William Gibson's Agency

It’s a sensual, remarkably visual ride, vigorous with displays of conceptual imagination and humour. There’s a man wearing a “chocolate brown terrycloth tactical bathrobe”; there’s a bar called “3.7-sigma”; there’s a shopping bag that returns itself to the shop after you’ve used it, by origami-ing itself into a butterfly. Want to eat breakfast at “The Denisovan Embassy”? The name is only Gibson’s opening bid: before you’ve been there half a page, Lowbeer herself arrives in full-sail steampunk, wearing “a Victorian lady’s riding habit, but reimagined as having been cut from nylon aviator jackets” and carrying a top hat. Almost all of the author’s interests, from the political aesthetics of technology to the technology of political fashion, are collected in this near-Moorcockian curation of images. Gibson’s ability to simultaneously destabilise and entertain is both celebrated and used to the full. But it’s also linked firmly to his signature themes, the prime one here, of course, being agency.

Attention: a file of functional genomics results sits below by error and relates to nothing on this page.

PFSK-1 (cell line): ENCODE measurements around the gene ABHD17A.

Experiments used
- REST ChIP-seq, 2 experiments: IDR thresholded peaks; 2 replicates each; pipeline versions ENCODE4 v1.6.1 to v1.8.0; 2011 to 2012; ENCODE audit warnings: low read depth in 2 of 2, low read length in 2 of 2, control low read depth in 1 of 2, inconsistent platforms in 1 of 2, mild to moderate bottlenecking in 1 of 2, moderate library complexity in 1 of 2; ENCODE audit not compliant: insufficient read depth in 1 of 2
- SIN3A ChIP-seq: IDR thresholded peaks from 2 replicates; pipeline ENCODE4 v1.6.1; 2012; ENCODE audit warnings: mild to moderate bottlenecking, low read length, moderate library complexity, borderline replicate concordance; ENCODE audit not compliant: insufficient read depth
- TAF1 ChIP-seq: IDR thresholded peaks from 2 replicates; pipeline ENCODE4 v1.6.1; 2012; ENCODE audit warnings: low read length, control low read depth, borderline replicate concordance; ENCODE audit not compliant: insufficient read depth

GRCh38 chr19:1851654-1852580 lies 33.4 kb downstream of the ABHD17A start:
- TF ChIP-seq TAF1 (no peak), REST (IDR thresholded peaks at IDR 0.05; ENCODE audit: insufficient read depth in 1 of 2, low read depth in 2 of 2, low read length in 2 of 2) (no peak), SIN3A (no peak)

from M John Harrison’s review of Agency in The Guardian